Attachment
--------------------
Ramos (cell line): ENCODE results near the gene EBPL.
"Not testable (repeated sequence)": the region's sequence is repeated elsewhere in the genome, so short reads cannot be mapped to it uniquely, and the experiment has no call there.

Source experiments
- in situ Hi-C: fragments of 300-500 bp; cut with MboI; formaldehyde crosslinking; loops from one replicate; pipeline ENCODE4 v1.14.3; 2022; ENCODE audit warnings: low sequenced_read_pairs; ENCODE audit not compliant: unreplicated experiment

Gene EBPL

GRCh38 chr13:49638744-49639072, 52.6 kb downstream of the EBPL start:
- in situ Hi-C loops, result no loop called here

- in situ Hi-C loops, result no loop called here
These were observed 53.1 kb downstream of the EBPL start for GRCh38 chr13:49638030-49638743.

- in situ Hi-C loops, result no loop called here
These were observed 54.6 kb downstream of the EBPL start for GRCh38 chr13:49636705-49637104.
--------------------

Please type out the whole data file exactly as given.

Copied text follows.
Ramos (cell line): ENCODE results near the gene EBPL.
"Not testable (repeated sequence)": the region's sequence is repeated elsewhere in the genome, so short reads cannot be mapped to it uniquely, and the experiment has no call there.

Source experiments
- in situ Hi-C: fragments of 300-500 bp; cut with MboI; formaldehyde crosslinking; loops from one replicate; pipeline ENCODE4 v1.14.3; 2022; ENCODE audit warnings: low sequenced_read_pairs; ENCODE audit not compliant: unreplicated experiment

Gene EBPL

GRCh38 chr13:49638744-49639072, 52.6 kb downstream of the EBPL start:
- in situ Hi-C loops, result no loop called here

- in situ Hi-C loops, result no loop called here
These were observed 53.1 kb downstream of the EBPL start for GRCh38 chr13:49638030-49638743.

- in situ Hi-C loops, result no loop called here
These were observed 54.6 kb downstream of the EBPL start for GRCh38 chr13:49636705-49637104.